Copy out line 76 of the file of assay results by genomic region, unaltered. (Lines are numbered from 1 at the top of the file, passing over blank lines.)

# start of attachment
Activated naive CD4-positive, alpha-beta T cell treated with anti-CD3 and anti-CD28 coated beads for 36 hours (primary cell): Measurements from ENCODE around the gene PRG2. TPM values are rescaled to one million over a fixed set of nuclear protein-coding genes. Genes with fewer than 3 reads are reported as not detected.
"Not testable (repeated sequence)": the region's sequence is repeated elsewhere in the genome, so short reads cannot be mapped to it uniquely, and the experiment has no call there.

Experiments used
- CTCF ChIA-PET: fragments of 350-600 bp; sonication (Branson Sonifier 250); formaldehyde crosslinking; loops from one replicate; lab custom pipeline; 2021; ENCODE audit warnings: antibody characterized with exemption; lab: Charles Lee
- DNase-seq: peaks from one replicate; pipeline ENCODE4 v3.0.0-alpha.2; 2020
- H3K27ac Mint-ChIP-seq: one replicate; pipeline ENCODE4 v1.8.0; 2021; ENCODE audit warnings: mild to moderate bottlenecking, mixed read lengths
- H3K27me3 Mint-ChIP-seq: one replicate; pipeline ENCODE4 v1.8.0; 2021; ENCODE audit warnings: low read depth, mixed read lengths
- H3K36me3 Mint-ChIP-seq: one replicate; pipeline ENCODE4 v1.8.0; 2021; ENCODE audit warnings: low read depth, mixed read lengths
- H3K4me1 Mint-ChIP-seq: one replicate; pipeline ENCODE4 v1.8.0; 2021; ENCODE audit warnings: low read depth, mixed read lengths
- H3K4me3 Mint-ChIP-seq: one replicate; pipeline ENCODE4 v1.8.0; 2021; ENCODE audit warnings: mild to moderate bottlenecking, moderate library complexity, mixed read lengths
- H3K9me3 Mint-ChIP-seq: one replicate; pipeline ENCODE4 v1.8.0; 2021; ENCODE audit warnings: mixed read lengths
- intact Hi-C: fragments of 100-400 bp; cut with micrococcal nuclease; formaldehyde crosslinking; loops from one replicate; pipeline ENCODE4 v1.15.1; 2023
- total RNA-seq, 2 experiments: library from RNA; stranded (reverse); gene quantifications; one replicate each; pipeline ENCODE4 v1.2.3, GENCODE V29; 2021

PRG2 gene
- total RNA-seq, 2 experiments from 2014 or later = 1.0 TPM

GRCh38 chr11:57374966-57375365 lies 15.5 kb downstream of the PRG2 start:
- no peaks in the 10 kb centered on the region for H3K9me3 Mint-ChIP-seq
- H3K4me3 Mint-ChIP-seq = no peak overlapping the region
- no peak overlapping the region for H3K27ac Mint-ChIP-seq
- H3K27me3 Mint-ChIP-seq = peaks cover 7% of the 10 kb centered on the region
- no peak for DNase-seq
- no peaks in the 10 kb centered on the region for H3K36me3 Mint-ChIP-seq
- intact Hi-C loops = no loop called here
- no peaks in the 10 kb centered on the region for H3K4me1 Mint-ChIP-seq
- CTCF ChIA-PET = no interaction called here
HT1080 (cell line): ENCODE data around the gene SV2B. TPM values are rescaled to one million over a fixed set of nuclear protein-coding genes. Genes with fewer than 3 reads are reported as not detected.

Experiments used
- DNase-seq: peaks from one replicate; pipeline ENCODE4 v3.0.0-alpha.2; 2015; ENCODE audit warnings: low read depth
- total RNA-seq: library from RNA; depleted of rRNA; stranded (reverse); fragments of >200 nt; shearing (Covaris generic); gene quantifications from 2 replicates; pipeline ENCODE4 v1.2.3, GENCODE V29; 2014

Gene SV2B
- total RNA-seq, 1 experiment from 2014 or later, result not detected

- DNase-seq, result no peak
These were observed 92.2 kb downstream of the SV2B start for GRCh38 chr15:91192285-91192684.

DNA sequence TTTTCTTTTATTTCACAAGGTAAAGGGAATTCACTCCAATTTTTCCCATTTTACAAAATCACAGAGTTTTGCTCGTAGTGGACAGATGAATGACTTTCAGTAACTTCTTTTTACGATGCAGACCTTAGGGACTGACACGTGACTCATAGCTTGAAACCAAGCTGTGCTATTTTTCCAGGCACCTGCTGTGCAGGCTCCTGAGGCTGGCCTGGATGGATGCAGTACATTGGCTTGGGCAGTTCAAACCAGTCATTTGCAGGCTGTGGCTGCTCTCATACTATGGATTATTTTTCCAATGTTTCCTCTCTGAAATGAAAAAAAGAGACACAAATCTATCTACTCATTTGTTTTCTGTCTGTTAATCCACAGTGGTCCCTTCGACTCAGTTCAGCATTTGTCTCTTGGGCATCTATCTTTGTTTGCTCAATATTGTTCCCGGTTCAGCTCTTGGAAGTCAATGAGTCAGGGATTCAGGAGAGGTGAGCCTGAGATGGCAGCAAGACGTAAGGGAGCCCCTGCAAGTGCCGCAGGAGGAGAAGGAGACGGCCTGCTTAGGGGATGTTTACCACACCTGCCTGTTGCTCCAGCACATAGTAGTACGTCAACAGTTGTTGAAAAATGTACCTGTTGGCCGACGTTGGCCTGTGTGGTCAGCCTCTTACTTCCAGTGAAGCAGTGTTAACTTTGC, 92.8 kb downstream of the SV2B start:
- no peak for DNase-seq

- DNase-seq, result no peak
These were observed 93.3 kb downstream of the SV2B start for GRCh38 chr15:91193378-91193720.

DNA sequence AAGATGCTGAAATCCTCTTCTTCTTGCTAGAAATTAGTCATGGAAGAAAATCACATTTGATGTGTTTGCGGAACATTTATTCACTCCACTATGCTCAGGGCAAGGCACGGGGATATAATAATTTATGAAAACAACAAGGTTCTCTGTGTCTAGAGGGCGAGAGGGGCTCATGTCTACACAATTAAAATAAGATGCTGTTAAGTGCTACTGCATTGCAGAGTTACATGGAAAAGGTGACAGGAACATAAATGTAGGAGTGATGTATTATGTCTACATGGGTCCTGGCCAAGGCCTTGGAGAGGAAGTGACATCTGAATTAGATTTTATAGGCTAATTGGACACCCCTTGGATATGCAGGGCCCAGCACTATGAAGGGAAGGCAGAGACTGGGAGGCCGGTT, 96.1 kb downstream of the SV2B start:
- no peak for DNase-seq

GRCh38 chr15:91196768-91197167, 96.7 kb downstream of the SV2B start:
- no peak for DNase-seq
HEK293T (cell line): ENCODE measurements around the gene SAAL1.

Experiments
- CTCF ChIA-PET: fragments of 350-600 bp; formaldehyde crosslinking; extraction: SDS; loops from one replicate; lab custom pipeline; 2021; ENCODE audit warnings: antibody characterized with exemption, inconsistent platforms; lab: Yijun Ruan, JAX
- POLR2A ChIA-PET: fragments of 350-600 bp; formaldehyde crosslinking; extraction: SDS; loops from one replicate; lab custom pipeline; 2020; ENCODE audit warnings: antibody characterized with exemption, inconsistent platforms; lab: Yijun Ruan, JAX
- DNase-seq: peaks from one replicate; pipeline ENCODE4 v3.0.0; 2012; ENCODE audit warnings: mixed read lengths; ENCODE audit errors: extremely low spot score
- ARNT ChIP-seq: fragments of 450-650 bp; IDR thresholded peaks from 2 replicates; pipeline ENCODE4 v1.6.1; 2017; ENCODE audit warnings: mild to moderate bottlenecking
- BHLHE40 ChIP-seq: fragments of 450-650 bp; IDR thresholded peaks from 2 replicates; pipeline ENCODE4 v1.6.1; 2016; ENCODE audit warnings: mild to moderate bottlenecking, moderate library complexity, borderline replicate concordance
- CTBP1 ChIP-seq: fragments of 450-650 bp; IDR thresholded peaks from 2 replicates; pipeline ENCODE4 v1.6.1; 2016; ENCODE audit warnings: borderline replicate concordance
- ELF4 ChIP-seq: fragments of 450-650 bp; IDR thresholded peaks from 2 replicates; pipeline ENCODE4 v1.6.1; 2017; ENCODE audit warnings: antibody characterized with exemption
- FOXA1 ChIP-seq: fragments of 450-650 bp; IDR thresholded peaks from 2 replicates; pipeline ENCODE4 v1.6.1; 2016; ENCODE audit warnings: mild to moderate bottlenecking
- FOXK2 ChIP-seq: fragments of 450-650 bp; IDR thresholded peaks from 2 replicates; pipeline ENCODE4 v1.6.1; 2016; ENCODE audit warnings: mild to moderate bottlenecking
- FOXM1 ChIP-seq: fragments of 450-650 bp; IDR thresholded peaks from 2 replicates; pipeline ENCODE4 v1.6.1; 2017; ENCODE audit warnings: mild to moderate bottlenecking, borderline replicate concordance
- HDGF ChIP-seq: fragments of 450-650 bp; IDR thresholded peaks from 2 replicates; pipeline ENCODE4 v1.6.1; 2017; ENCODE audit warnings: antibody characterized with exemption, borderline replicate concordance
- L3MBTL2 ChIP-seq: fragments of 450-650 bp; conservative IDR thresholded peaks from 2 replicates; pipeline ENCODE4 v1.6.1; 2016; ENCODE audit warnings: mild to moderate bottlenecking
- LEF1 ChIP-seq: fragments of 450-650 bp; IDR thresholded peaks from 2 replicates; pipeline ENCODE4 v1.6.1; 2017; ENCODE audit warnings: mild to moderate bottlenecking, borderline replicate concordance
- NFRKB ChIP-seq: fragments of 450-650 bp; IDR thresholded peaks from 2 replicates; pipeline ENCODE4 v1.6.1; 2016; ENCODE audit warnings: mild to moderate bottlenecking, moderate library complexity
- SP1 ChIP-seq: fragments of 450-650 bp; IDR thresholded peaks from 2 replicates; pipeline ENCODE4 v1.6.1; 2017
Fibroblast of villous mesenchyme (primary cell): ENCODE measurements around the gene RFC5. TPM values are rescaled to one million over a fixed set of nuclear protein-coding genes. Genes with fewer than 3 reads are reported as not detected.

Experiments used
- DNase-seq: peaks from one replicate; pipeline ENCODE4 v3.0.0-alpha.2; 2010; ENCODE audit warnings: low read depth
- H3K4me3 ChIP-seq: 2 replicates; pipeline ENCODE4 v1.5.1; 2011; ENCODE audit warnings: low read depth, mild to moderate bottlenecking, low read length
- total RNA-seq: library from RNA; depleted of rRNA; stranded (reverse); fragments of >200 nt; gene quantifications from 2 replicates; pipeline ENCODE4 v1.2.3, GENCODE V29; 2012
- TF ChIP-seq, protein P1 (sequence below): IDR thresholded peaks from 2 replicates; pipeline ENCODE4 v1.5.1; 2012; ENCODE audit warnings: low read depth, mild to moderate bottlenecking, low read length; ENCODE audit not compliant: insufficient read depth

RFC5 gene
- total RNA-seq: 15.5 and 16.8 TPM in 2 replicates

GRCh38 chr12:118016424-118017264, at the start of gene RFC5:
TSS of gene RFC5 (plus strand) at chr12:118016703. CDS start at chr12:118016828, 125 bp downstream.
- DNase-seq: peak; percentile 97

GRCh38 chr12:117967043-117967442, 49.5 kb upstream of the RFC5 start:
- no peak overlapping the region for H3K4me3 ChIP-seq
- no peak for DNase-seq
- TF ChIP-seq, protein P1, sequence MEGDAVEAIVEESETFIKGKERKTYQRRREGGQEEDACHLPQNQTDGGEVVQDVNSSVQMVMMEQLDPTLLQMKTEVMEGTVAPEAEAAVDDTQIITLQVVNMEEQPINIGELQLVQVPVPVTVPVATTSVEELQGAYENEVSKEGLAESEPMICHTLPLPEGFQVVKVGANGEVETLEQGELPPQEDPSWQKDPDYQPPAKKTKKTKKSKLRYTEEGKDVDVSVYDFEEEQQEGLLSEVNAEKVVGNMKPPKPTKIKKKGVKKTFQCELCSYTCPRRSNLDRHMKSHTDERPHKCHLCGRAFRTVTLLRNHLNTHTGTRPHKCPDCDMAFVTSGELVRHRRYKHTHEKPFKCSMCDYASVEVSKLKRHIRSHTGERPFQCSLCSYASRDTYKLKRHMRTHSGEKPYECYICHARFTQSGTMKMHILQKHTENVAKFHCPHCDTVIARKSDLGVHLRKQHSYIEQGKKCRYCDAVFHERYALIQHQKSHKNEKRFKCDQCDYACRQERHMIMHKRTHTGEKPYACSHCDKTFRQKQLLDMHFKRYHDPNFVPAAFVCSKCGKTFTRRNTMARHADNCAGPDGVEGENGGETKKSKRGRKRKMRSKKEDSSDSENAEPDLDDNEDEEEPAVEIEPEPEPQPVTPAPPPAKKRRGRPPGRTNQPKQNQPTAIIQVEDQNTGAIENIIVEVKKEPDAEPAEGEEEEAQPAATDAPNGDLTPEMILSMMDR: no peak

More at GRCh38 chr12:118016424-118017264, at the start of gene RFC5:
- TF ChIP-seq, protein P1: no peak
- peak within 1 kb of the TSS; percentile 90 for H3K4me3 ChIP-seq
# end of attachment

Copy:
- peak within 1 kb of the TSS; percentile 90 for H3K4me3 ChIP-seq